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Questions and Answers: Intellectual Foundations of Judaism

Overview

What is rabbinic Judaism? Was Jesus a Jew by the definition of Judaism? What is Midrash? When and how did rabbinic Judaism recognize Christianity as a separate religion? What is Reform Judaism? Orthodox Judaism? Conservative Judaism?

Jacob Neusner addresses the fundamental questions students of the Bible, Judaism, or world religions often pose about the literature, history, religion, and theology of Rabbinic Judaism. Here are the recurring questions asked of this renowned Jewish...

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Overview

What is rabbinic Judaism? Was Jesus a Jew by the definition of Judaism? What is Midrash? When and how did rabbinic Judaism recognize Christianity as a separate religion? What is Reform Judaism? Orthodox Judaism? Conservative Judaism?

Jacob Neusner addresses the fundamental questions students of the Bible, Judaism, or world religions often pose about the literature, history, religion, and theology of Rabbinic Judaism. Here are the recurring questions asked of this renowned Jewish scholar during forty years of lecturing to non-Jewish students at countless Protestant and Roman Catholic schools--plus a few questions he wished they had asked. His clear, succinct answers feature portions of rabbinic texts drawn from the rich tradition of Judaism, and include supplementary readings.

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Editorial Reviews

Publishers Weekly
Neusner, an innovative and astonishingly prolific Jewish scholar, has written or edited around 1,000 books, including textbooks, primers and biblical commentaries as well as translations, dictionaries and encyclopedias. He is perhaps best known for applying his impressive scholarship to the classical rabbinic writings produced from the first to the seventh century by sages who preserved and interpreted both the written and the oral Torah. Based on this vast body of literature, Neusner tries here "to clarify important traits of rabbinic Judaism that enrich the study of the New Testament." He draws upon 40 years' worth of questions that he has encountered while lecturing in non-Jewish colleges, universities and seminaries. For each question, Neusner not only offers his answer but also provides the sources in rabbinic Judaism that amplify and support his response. Neusner begins by defining rabbinic Judaism and ends by examining its relationship to Christianity. Along the way, he addresses the theology of rabbinic Judaism, which includes fascinating discussions of God, Israel, gentiles, suffering, resurrection, sin, repentance, atonement, Messiah and the hereafter. Designed for thoughtful Christians, this book will also appeal to Jews who wish to learn more about the foundations of their religion. (Jan.) Copyright 2005 Reed Business Information.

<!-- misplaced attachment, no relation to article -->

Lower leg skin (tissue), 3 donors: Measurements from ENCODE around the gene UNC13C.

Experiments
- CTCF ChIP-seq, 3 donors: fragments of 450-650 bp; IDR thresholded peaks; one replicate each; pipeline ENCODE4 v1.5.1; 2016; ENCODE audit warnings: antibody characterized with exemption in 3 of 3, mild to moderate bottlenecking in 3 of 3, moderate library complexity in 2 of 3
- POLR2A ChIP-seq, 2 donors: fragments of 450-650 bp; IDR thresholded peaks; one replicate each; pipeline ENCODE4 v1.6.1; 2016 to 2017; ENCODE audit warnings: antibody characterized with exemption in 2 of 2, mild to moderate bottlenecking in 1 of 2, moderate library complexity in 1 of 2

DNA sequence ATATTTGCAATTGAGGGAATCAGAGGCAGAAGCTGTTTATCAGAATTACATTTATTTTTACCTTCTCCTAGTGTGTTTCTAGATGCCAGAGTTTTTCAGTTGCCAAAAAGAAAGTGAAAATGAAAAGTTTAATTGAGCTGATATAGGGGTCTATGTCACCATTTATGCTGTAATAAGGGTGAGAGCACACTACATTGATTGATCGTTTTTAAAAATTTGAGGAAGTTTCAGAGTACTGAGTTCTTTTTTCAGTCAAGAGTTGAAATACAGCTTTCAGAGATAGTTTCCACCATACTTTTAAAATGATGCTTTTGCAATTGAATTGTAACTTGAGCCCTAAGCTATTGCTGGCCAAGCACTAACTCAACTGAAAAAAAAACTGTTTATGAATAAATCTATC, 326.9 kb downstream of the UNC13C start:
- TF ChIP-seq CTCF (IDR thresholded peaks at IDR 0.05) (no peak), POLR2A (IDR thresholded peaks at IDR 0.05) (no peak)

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Product Details

  • ISBN-13: 9781565638655
  • Publisher: Hendrickson Publishers, Incorporated
  • Publication date: 1/28/2006
  • Pages: 254
  • Product dimensions: 5.50 (w) x 8.40 (h) x 0.60 (d)

Meet the Author

Jacob Neusner is research professor of religion and theology at Bard College and senior fellow of the Institute of Advanced Theology at Bard College. He has published more than eight hundred books and innumerable articles, and he is editor of The Dictionary of Judaism in the Biblical Period and the three-volume Encyclopaedia of Judaism. He has also served as president of the American Academy of Religion and was appointed as a member of the National Council on the Humanities and the National Council on the Arts.
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Table of Contents

1 Early stages of Judaism 3
2 Rabbinic Judaism 6
3 Jews within rabbinic Judaism 10
4 The place of the temple 15
5 The place of the synagogue 20
6 Authorities in rabbinic Judaism 23
7 Prayer in rabbinic Judaism 28
8 The celebration of God 33
9 Rabbinic Judaism and the Hebrew scriptures 41
10 Halakah 49
11 The Mishnah 53
12 Between the Mishnah and the Talmuds 60
13 The Talmuds 66
14 Aggadic midrash 75
15 Genesis Rabbah and Leviticus Rabbah 80
16 Song of songs Rabbah and Ruth Rabbah 86
17 Lamentations Rabbah 90
18 Aggadah and history 95
19 Torah 101
20 God in the Aggadah 105
21 Israel 111
22 Gentiles 116
23 Suffering and resurrection 122
24 Intentionality 127
25 Sin 130
26 Repentance 135
27 Atonement 140
28 The messiah 144
29 Resurrection of the dead 150
30 The world to come 155
31 Aggadah and Halakah 158
32 Narrative pattern and the Halakah 163
33 The sabbath 170
34 Purity and impurity 174
35 Festivals 179
36 A unifying rule 184
37 Family and life roles 191
38 Gender roles 197
39 Virtue 203
40 Work 208
41 The development of rabbinic Judaism's theology 215
42 Rabbinic Judaism's responses to the challenge of Christianity 220
43 The Pharisees 225
44 The success of rabbinic Judaism 230
45 The relationship between rabbinic Judaism and Christianity over time 235
46 Modern divisions within Judaism 239
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